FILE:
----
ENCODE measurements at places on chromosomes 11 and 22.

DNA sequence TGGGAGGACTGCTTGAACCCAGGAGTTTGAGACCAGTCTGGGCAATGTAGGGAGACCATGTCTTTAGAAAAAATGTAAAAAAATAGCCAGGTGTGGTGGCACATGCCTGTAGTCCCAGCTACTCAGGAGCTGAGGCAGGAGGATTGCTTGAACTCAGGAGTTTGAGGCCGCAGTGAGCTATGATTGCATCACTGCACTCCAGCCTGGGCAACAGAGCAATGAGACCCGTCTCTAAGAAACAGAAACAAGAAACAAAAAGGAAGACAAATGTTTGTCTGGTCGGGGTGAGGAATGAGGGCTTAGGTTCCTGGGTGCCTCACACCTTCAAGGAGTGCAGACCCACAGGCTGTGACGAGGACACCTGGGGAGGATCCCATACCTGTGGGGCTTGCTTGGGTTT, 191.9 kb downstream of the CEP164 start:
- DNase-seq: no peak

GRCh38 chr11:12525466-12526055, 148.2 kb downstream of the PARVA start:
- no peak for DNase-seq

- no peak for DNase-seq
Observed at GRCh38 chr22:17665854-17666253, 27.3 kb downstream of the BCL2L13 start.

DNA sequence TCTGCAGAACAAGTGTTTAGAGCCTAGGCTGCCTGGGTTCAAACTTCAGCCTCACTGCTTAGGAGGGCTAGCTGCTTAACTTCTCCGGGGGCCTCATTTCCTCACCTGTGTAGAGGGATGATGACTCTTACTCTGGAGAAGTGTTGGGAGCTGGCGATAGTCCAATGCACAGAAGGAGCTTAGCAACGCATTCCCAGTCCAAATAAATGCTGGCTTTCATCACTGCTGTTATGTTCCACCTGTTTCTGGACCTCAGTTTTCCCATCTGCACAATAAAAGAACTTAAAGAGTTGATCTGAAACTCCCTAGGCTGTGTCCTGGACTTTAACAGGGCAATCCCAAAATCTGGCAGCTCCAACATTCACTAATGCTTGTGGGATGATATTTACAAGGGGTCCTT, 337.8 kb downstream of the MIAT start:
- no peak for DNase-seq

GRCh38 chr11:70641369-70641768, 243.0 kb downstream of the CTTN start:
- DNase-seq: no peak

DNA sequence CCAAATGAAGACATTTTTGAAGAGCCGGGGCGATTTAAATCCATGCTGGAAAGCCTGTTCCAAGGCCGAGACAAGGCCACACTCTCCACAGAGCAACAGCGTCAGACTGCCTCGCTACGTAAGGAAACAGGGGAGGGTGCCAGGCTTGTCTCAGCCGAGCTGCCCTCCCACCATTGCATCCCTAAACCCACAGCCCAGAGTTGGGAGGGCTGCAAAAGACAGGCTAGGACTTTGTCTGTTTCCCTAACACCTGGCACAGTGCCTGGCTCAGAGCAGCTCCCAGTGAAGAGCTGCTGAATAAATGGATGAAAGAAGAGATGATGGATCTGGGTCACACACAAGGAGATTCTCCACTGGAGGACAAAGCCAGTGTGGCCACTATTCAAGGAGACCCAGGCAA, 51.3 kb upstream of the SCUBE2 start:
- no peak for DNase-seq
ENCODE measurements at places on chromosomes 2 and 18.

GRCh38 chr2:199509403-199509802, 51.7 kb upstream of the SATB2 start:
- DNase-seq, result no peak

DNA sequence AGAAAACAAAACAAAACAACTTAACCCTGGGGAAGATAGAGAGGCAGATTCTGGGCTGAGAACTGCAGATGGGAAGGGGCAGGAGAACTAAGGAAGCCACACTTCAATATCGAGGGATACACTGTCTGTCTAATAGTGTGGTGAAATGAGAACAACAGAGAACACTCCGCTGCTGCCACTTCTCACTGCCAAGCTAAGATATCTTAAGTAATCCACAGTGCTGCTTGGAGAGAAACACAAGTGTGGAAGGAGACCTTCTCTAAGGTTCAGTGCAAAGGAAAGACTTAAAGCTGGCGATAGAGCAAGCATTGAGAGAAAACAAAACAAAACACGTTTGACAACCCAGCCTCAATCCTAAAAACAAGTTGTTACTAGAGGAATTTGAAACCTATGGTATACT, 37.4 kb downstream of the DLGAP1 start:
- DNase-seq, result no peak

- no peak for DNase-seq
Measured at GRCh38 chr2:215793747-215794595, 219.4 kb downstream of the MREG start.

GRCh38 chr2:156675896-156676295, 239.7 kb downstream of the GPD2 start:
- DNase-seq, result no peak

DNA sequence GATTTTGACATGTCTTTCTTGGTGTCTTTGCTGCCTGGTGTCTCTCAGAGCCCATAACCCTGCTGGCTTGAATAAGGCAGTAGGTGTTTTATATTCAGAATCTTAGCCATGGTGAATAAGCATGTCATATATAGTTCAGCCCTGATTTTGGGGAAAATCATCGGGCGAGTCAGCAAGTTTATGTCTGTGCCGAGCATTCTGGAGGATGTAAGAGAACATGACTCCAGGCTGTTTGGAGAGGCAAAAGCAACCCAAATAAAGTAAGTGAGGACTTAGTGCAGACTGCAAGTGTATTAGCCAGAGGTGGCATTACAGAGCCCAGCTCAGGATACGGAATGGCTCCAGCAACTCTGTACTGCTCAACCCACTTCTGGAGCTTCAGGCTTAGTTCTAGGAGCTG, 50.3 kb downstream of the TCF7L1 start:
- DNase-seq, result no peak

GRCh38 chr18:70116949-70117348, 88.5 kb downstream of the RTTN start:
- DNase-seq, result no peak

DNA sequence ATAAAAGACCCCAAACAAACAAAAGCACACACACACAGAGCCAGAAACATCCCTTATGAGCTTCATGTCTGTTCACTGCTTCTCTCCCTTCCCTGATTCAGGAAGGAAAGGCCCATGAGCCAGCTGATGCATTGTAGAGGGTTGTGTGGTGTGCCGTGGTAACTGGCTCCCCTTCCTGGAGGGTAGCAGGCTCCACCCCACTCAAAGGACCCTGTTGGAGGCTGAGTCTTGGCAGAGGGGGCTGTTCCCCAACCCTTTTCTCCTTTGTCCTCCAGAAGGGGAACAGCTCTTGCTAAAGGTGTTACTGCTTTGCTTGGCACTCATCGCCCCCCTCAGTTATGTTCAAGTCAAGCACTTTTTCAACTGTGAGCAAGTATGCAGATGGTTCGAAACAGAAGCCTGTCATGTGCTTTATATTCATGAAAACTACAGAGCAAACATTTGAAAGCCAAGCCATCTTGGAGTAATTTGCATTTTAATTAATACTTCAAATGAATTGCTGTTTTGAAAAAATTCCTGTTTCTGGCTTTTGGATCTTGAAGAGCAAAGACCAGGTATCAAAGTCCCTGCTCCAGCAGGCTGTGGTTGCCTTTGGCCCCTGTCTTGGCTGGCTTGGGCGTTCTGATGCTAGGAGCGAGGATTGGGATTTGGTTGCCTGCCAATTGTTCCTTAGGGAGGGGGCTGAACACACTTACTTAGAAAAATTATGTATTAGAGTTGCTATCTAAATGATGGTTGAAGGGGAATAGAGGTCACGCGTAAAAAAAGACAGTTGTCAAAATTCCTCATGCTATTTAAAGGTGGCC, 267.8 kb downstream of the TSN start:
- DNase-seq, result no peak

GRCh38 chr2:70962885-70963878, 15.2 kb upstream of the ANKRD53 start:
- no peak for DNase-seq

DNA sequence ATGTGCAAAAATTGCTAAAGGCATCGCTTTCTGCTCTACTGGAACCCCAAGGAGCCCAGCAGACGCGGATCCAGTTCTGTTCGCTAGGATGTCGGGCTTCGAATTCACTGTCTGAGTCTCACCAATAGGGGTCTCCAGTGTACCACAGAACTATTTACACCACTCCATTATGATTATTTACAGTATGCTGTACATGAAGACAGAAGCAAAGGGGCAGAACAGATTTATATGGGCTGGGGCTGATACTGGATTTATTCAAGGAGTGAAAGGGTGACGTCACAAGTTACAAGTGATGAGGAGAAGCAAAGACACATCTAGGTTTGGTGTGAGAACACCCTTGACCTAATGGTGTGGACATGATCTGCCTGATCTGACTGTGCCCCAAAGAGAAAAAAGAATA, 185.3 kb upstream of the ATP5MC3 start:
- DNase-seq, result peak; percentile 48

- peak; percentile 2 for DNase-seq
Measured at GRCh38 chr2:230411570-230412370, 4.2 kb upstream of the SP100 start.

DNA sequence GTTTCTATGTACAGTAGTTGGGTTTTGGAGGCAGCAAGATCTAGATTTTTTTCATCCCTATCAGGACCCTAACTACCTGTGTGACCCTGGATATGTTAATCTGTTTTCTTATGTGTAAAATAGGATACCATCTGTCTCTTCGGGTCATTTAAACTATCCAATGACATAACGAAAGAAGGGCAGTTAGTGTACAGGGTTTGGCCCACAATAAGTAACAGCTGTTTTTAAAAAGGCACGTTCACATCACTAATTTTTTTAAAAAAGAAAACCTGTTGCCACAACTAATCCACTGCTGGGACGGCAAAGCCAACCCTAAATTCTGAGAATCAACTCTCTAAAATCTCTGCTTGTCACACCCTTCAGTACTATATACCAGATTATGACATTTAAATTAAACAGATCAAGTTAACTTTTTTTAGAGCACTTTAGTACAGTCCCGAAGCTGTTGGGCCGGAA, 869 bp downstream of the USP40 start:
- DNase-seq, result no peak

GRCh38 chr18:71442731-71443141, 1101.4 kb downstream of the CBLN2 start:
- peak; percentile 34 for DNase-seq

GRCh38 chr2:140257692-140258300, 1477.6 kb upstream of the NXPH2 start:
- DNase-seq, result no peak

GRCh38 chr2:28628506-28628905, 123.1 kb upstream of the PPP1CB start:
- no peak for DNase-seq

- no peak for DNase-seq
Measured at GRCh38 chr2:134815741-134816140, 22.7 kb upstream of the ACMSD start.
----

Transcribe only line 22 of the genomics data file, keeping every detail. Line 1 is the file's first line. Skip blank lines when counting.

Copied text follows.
- DNase-seq, result no peak